Unsafe People Exist at Church, TooMar 06, 2022
I got an emergency call, and the office relayed to me that I had a suicidal client. I called Theresa on the phone. She was distraught.
“Tell me what happened,” I said.
“It’s not going to work,” Theresa replied, sobbing.
“What isn’t going to work?”
“Telling other people about my problems,” she said. “I went to my fellowship group tonight and told them about the depression and the problems with Joey, and they really came down on me for being depressed and for all the other stuff that has been going on.”
“What did they say?”
“Well, they said that I shouldn’t feel that way and that if I was still having all those problems then I probably wasn’t walking with the Lord. I don’t know what to do anymore. I’ve tried all this ‘safe relationship’ stuff, sharing and all that, and now it doesn’t work.”
“What would you say if I told you that you still haven’t found safe relationships?” I asked.
“What do you mean?” Theresa asked. “They are all Christians and in my church.”
“Well, Christian doesn’t automatically mean ‘safe,’ ” I told her. “Safe is defined by helpful. It doesn’t sound like tonight was too helpful.”
“Well, how do you know a helpful relationship?” she asked.
“That’s a good question,” I said. “Let’s talk about that.”
I empathized with Theresa. She had discovered a real truth: the church is not a perfectly safe place. That sounds like it cannot be true, for if anywhere should be safe, the church should be. Every fiber in our being rejects the idea that the one place we think ought to be safe — the house of God — isn’t.
The church is not a totally safe place, and it does not consist of only safe people. As much as we would like for it to be totally safe, the truth is that the church has to be seen the way God describes it. We must, if we are going to have a biblical view of relationships and people, and live the way that God wants us to live, see the church as he describes it. Our faith must be able to square with the reality of life as we find it and with the reality that the Bible describes to us. Let’s look at those two realities.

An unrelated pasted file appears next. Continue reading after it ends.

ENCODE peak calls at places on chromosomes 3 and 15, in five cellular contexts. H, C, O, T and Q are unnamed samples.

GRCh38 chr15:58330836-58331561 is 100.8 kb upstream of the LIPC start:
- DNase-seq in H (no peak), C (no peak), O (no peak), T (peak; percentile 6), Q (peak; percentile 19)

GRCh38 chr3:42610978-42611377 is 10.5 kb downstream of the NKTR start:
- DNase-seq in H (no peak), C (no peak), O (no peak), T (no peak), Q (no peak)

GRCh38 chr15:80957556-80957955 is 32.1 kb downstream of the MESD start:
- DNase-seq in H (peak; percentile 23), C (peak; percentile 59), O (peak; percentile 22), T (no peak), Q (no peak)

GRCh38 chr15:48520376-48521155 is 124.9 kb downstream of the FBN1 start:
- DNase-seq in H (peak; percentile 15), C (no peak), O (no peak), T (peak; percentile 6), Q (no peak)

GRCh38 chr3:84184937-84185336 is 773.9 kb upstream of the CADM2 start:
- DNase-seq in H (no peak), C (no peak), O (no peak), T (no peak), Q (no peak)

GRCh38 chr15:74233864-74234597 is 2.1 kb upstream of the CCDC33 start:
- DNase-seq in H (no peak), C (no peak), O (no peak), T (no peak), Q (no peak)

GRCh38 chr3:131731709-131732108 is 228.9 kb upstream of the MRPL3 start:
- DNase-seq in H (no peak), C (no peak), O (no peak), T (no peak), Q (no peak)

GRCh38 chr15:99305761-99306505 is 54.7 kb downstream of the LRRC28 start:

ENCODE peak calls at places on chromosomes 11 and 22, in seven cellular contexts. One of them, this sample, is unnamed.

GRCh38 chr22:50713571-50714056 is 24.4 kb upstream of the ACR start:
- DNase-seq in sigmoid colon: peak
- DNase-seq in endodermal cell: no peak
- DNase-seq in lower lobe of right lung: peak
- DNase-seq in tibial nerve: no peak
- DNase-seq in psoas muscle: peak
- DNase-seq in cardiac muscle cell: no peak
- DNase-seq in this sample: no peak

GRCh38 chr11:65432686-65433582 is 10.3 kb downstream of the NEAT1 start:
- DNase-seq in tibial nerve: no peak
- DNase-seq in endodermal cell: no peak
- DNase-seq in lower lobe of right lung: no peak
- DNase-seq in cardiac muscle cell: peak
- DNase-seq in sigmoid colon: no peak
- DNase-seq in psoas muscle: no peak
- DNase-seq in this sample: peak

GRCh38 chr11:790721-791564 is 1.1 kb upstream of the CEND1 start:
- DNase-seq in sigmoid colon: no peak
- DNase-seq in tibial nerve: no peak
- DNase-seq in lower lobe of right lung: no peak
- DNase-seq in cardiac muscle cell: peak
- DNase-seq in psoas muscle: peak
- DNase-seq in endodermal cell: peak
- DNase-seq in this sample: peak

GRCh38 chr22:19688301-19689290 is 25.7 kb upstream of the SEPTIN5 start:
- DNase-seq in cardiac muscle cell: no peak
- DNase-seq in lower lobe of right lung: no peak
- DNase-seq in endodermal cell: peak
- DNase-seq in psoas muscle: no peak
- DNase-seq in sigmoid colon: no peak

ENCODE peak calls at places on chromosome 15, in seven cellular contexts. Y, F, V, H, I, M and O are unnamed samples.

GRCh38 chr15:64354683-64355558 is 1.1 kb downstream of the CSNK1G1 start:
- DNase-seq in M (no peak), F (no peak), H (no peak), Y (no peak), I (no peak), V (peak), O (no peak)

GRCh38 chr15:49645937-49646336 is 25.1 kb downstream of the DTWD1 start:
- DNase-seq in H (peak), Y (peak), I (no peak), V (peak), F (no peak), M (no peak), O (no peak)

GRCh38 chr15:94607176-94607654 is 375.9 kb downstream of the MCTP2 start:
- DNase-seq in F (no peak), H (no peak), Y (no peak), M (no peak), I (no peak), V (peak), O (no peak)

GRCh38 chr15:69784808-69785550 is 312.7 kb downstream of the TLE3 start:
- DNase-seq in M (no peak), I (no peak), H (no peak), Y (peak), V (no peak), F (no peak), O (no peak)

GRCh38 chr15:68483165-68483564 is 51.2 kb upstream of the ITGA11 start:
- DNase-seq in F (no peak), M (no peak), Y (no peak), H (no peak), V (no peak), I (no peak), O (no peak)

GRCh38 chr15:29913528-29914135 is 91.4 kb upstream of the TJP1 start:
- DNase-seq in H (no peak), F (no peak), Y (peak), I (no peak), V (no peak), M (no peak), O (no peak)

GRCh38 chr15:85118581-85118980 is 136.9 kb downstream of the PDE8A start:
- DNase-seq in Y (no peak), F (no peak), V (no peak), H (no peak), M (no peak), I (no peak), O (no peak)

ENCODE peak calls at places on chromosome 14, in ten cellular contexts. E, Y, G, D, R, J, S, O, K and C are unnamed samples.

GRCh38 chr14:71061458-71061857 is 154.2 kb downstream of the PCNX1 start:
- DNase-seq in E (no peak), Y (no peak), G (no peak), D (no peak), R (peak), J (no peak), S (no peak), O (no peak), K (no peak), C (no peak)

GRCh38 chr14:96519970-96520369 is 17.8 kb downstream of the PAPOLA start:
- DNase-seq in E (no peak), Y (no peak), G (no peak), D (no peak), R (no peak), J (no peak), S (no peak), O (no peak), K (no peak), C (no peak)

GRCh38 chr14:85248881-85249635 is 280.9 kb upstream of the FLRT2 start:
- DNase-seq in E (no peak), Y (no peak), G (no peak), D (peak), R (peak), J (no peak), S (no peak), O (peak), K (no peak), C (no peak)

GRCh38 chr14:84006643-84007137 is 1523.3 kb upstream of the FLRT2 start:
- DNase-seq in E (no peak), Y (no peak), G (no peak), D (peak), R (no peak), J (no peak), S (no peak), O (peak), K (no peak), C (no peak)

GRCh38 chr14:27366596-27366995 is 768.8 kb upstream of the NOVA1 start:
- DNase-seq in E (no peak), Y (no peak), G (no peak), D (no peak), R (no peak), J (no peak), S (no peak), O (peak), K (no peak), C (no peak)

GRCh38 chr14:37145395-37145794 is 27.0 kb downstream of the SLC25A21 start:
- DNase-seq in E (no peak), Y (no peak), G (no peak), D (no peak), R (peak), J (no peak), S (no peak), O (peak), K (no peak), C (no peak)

Theresa was echoing the experience of many people. Anyone who has been in the church for very long has been hurt by people in the church. For in the body of Christ, we find some harsh realities: judgment, pride, self-centeredness, manipulation, abandonment, abuse, control, perfectionism, domination, and every kind of relational sin known to humankind. The walls of the church do not make it safe from sin. In fact, the church by definition is composed of sinners.
So, the long and the short of it is that we have to work to find safe people, using our wisdom, discernment, and character. We gain wisdom and discernment through knowledge and experience. But if our own character problems get in the way of using our knowledge and experience we will make poor choices. We need to make sure that we are facing the weaknesses inside and dealing with them, becoming people of character who can choose other people of character, with a knowledge of what they look like. As we get the log out of our own eye first, we will be able to see clearly.